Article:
Skip to content

What’s ‘50 things to do before you’re 11¾’ all about?

Close up of a little girl playing with a kite on the beach
Youngsters having fun on Wembury Beach, Wembury, Devon | © National Trust Images/Megan Taylor

The feeling of a snail’s smooth shell, the smell of damp seaweed or the sound of sticks splashing in a river: it’s moments like these that help children grow and connect with nature and the natural world. That’s why we’ve created ‘50 things to do before you’re 11¾’. Find out more about this project and the study underpinning it.

Kids need nature and nature needs kids

We created our ‘50 things’ list to encourage families to play in nature together and build an enduring connection with the natural world. We want kids to explore their senses in the wild, care for plants and creatures, and reflect on their feelings in different landscapes.

It’s not just a case of getting outdoors or learning the names of different birds – we want children to really explore the hooks, nooks and knobbles of nature in all different seasons, and build memories and experiences to last. Research tells us these experiences of connecting with nature boost children’s physical, social and mental development. And it’s lots of fun too.

But it’s not just kids and adults that benefit from this. When we build a connection with nature, we’re more likely to care for it in return. This means children who explore and enjoy nature are more likely to look after it, stand up for it and take action to protect it as they grow older.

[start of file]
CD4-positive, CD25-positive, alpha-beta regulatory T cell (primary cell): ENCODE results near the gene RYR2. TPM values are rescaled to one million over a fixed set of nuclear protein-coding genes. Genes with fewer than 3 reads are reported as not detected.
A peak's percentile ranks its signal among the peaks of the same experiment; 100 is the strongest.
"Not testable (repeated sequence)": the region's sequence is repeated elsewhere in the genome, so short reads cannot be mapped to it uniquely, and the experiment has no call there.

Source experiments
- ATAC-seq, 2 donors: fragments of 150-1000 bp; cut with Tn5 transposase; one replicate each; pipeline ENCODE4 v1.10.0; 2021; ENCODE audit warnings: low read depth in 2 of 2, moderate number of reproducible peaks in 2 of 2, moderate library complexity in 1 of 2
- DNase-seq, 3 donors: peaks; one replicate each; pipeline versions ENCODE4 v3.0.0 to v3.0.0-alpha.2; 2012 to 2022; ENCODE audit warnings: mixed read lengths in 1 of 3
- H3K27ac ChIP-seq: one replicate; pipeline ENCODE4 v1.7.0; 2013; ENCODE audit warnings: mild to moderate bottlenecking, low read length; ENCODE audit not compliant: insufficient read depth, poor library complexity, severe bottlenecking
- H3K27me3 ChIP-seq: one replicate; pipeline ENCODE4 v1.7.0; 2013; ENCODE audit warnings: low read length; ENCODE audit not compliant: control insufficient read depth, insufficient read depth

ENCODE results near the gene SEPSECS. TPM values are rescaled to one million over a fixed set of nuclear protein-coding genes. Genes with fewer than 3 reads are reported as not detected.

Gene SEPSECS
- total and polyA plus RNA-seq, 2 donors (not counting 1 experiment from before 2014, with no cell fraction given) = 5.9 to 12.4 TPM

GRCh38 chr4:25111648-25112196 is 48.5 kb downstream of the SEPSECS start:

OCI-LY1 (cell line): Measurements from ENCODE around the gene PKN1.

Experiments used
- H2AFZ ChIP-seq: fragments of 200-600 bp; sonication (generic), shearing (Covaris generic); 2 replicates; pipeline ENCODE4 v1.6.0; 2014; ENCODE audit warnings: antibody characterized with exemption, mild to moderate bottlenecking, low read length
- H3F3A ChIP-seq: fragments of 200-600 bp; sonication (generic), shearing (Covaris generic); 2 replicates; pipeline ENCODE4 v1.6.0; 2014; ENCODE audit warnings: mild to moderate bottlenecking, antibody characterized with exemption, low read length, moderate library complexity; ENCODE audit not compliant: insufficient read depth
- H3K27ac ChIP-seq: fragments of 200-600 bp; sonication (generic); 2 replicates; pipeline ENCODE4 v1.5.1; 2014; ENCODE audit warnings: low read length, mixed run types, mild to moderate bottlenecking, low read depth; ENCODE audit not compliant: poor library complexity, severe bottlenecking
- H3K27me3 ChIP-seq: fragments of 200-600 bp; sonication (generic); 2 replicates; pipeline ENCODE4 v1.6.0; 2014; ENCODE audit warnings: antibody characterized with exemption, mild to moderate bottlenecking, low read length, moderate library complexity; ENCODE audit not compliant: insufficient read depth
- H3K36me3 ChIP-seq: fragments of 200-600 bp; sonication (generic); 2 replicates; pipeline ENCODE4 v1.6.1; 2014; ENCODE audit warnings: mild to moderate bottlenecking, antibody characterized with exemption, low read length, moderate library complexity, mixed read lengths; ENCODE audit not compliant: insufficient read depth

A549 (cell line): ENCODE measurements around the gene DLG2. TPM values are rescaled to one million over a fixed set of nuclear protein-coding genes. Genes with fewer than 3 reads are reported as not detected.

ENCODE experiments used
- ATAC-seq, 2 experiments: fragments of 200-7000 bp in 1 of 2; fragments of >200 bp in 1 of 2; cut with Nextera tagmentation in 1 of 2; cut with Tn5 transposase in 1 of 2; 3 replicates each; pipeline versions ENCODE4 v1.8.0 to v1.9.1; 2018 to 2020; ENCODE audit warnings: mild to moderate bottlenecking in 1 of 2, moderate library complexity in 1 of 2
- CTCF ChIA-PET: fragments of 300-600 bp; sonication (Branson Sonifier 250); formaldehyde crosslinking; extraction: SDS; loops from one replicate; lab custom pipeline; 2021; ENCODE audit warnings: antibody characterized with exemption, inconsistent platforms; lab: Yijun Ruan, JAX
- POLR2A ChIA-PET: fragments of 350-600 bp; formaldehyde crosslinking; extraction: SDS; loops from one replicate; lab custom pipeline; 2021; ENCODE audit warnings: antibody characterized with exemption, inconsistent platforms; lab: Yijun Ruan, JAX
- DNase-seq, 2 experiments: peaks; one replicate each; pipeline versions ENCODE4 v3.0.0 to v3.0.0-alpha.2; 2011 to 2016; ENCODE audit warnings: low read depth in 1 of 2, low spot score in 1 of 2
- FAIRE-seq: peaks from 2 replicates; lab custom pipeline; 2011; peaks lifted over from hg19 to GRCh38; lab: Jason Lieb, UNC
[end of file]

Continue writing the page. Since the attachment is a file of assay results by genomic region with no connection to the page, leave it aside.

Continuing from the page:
'No one will protect what they don’t care about, and no one will care about what they have never experienced.'

- Sir David Attenborough

An invitation to play

We’ve designed our ‘50 things’ so everyone feels invited to play and explore nature. There’s plenty of space to do so at the places we look after. But many of the activities on the list can also be done throughout the seasons in your own garden or local park too.

Whether you’re getting to know a tree, exploring a rock pool or camping in the great outdoors, we hope that our ‘50 things’ will bring you closer to nature and each other, and make memories that will last for years.

Family sat in the early evening June sun at Sheringham Park in Norfolk
Family enjoying the early evening sun in June at Sheringham Park | © National Trust Images/Rob Coleman

The loss of nature-related words

What do you think of when you hear the words: tweet, web, stream, cloud? Do you think of birds, spiders, rivers and skies, or messaging, data and online media?

A study we commissioned has revealed that our language for the natural world is being lost or overtaken by uses that refer to digital technology, especially among younger generations. Evidence from the study, which looked at word usage in the UK from the 1990s to 2010s, shows how the nature-related use of words such as cloud, net and stream has fallen dramatically over the last two decades.

Key results from the study